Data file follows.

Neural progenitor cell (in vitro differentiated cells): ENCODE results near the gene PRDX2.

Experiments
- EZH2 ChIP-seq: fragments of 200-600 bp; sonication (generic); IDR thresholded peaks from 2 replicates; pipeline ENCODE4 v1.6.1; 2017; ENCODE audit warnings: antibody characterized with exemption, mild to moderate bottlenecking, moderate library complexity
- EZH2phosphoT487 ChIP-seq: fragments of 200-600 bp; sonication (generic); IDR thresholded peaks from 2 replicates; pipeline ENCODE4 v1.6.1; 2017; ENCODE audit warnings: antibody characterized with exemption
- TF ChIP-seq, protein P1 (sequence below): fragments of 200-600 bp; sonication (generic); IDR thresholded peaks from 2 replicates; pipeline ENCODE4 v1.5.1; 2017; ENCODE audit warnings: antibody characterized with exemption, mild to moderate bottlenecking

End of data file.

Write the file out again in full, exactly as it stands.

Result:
Neural progenitor cell (in vitro differentiated cells): ENCODE results near the gene PRDX2.

Experiments
- EZH2 ChIP-seq: fragments of 200-600 bp; sonication (generic); IDR thresholded peaks from 2 replicates; pipeline ENCODE4 v1.6.1; 2017; ENCODE audit warnings: antibody characterized with exemption, mild to moderate bottlenecking, moderate library complexity
- EZH2phosphoT487 ChIP-seq: fragments of 200-600 bp; sonication (generic); IDR thresholded peaks from 2 replicates; pipeline ENCODE4 v1.6.1; 2017; ENCODE audit warnings: antibody characterized with exemption
- TF ChIP-seq, protein P1 (sequence below): fragments of 200-600 bp; sonication (generic); IDR thresholded peaks from 2 replicates; pipeline ENCODE4 v1.5.1; 2017; ENCODE audit warnings: antibody characterized with exemption, mild to moderate bottlenecking